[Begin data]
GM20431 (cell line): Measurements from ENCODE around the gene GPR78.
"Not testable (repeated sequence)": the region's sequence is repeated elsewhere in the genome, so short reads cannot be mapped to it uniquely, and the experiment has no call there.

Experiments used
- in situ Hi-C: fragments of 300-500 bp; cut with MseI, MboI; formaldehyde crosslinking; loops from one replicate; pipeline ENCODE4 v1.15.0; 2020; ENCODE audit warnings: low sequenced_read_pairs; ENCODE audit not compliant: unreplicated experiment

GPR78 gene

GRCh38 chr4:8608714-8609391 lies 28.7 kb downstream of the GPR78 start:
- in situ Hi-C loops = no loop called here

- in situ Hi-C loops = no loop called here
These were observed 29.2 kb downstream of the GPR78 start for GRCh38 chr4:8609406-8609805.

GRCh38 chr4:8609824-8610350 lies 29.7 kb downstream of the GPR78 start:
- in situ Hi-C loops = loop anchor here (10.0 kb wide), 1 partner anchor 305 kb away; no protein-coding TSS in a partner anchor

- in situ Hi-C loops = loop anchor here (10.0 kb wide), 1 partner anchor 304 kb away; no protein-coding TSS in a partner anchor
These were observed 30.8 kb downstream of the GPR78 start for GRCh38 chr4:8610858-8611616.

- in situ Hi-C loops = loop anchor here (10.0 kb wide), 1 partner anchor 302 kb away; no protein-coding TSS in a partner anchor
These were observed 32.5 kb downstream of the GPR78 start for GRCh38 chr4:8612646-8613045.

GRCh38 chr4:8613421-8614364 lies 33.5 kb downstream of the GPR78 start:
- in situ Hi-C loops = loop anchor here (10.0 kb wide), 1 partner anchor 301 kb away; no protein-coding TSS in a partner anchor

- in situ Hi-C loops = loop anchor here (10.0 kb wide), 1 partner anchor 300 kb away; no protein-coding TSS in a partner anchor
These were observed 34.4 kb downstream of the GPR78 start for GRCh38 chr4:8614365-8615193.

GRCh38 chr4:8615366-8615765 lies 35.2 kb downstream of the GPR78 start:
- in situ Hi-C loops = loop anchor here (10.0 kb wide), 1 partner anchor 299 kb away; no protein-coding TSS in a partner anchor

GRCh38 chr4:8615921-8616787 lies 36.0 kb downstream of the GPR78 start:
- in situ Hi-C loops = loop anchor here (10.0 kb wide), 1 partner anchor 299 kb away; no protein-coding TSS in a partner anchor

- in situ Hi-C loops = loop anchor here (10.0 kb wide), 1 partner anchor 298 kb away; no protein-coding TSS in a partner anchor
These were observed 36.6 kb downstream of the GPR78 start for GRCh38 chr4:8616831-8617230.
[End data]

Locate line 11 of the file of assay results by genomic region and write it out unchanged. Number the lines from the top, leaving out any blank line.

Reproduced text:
- in situ Hi-C loops = loop anchor here (10.0 kb wide), 1 partner anchor 305 kb away; no protein-coding TSS in a partner anchor